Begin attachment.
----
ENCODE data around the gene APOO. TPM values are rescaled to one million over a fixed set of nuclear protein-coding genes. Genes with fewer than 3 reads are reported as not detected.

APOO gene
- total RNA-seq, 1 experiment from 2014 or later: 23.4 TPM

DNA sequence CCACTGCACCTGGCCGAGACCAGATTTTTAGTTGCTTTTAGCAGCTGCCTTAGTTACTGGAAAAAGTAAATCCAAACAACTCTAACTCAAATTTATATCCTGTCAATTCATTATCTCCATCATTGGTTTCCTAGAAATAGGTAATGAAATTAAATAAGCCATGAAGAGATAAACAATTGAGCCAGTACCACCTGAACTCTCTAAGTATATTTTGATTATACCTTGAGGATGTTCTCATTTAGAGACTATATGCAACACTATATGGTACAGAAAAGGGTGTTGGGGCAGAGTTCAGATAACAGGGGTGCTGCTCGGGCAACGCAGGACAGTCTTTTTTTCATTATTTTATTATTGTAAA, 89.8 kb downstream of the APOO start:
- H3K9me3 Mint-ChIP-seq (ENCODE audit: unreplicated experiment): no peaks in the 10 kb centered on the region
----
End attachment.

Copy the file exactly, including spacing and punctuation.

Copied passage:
ENCODE data around the gene APOO. TPM values are rescaled to one million over a fixed set of nuclear protein-coding genes. Genes with fewer than 3 reads are reported as not detected.

APOO gene
- total RNA-seq, 1 experiment from 2014 or later: 23.4 TPM

DNA sequence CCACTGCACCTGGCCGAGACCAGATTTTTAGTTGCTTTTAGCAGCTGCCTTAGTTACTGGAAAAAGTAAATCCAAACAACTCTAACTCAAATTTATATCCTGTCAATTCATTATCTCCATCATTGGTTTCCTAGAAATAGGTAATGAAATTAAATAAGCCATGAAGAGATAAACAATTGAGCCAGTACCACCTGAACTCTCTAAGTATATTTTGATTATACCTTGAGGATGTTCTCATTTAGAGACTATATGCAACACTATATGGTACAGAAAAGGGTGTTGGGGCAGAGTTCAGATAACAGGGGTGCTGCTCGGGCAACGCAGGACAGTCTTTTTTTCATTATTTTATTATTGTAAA, 89.8 kb downstream of the APOO start:
- H3K9me3 Mint-ChIP-seq (ENCODE audit: unreplicated experiment): no peaks in the 10 kb centered on the region